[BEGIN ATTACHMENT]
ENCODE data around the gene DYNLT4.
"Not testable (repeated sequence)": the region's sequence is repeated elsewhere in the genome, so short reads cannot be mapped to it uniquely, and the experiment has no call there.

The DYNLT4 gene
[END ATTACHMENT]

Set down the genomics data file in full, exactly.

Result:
ENCODE data around the gene DYNLT4.
"Not testable (repeated sequence)": the region's sequence is repeated elsewhere in the genome, so short reads cannot be mapped to it uniquely, and the experiment has no call there.

The DYNLT4 gene